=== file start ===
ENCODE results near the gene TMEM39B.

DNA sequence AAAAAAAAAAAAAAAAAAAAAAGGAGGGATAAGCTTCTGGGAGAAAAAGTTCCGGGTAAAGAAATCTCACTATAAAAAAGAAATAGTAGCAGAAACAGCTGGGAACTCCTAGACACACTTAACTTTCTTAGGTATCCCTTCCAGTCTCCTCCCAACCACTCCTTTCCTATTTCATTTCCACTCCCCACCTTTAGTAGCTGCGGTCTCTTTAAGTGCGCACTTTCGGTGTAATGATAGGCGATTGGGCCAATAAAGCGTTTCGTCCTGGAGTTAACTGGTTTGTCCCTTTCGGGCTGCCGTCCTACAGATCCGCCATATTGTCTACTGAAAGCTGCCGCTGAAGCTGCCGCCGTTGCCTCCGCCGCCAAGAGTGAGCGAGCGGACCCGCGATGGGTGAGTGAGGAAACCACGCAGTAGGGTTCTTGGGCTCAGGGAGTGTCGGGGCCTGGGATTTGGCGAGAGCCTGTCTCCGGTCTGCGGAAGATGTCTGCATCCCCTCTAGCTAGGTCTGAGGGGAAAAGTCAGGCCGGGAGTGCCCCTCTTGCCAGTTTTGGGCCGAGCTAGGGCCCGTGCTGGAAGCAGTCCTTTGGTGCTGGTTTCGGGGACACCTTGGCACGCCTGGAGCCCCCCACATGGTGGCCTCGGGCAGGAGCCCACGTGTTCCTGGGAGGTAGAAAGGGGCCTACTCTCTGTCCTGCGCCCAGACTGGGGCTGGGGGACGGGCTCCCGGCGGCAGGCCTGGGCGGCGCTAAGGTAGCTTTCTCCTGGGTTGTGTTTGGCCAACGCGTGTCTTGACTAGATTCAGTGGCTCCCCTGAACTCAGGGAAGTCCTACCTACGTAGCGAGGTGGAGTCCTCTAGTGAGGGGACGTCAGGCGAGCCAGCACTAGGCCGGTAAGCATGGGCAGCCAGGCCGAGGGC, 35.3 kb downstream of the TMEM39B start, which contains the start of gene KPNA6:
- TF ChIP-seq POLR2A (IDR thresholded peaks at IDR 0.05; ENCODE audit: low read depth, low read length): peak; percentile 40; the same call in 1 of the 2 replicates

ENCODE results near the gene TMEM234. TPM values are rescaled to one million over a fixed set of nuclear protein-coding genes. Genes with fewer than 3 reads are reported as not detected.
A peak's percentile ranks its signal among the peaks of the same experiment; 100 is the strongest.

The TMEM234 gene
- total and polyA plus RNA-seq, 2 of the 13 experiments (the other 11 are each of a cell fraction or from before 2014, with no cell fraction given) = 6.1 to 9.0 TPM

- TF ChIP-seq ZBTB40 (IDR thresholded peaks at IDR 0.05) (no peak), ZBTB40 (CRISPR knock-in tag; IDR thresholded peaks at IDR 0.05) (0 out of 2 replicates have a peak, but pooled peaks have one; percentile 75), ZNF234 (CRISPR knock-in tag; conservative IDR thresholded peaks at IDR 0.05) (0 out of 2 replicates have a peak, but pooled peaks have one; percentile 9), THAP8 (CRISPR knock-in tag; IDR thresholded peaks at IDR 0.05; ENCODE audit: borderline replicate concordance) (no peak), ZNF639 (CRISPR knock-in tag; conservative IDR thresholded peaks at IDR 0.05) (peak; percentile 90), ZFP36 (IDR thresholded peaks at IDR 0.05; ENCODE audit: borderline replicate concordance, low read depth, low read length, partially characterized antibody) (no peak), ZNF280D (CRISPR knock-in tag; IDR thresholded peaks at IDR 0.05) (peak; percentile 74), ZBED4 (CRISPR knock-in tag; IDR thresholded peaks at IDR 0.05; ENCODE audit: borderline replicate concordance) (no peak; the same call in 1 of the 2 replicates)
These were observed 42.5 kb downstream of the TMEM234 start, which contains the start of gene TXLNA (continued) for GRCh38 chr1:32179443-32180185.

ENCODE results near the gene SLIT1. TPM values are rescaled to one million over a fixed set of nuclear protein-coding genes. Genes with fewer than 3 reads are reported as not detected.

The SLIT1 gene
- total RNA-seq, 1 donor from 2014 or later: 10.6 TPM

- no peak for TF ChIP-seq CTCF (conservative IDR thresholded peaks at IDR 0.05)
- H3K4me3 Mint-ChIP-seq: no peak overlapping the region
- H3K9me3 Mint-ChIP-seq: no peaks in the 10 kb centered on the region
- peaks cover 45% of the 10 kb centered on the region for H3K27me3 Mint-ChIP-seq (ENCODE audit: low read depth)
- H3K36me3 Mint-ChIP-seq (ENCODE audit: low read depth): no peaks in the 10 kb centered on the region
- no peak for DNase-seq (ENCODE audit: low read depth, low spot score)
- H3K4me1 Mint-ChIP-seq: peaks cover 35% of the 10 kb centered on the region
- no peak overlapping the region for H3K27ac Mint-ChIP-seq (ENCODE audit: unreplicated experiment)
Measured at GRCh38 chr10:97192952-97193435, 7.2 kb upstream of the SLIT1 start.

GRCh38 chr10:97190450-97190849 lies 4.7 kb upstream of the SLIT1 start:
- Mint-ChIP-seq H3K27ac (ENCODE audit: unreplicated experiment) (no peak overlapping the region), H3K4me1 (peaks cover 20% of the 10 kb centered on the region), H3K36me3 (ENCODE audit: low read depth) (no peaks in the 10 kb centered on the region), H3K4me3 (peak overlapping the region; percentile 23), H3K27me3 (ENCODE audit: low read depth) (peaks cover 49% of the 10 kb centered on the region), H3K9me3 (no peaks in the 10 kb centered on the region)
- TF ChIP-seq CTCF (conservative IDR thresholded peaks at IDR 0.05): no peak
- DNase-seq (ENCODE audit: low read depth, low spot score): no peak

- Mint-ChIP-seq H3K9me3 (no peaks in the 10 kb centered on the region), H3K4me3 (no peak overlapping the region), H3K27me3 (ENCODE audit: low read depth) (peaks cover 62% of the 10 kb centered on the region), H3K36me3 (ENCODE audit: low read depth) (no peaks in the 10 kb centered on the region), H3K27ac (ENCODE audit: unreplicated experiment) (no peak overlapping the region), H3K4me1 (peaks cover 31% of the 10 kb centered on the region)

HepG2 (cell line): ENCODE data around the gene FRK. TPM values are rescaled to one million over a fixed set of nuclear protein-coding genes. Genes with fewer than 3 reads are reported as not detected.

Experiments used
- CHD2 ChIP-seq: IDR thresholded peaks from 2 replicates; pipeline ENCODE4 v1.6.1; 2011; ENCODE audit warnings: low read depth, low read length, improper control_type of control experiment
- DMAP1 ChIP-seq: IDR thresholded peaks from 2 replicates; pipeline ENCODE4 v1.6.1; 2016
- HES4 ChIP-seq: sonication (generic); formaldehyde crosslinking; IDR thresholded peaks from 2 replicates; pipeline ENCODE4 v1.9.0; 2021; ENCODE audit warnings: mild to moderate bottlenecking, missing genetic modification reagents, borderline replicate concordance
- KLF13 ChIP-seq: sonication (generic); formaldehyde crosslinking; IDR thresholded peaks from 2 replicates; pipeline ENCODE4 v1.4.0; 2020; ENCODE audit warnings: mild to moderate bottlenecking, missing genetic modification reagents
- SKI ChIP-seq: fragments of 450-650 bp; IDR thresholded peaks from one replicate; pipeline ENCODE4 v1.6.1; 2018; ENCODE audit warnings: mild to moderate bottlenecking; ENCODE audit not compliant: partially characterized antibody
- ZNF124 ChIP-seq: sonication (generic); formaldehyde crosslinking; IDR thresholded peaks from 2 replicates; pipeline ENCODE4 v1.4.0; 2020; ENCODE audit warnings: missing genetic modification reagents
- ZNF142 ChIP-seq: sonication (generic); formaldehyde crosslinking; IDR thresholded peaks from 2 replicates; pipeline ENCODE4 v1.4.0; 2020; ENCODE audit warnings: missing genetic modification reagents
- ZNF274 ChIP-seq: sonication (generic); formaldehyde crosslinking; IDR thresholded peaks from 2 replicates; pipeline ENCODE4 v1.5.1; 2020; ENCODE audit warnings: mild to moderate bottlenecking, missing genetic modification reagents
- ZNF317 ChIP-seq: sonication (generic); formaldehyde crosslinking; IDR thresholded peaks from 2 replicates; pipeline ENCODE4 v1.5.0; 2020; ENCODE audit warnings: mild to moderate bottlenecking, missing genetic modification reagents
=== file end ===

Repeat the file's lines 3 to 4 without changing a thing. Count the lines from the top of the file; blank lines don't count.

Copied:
- TF ChIP-seq POLR2A (IDR thresholded peaks at IDR 0.05; ENCODE audit: low read depth, low read length): peak; percentile 40; the same call in 1 of the 2 replicates

ENCODE results near the gene TMEM234. TPM values are rescaled to one million over a fixed set of nuclear protein-coding genes. Genes with fewer than 3 reads are reported as not detected.